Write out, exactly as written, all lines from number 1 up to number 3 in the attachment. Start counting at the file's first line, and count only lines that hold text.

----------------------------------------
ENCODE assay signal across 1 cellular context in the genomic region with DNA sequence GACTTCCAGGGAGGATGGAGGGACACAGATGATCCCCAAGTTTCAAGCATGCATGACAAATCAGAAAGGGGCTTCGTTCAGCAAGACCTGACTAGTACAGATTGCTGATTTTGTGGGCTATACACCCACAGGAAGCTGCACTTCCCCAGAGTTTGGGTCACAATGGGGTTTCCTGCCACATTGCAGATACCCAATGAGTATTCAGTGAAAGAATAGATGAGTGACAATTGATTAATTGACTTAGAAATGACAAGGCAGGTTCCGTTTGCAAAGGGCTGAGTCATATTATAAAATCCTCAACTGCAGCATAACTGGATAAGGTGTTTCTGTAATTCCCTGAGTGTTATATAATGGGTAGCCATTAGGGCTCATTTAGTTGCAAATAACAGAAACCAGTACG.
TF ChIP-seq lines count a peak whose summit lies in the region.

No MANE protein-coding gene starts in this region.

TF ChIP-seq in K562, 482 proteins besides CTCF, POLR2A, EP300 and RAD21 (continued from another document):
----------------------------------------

ENCODE assay signal across 1 cellular context in the genomic region with DNA sequence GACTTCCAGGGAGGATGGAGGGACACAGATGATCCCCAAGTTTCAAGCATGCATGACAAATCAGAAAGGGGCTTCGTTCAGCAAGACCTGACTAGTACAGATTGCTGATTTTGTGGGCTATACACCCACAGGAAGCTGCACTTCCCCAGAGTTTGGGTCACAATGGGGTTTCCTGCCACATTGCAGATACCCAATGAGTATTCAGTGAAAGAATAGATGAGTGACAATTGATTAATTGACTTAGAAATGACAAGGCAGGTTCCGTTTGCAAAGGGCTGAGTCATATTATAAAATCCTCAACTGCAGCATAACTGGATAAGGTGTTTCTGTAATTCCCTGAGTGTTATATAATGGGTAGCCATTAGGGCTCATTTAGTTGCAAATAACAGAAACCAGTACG.
TF ChIP-seq lines count a peak whose summit lies in the region.

No MANE protein-coding gene starts in this region.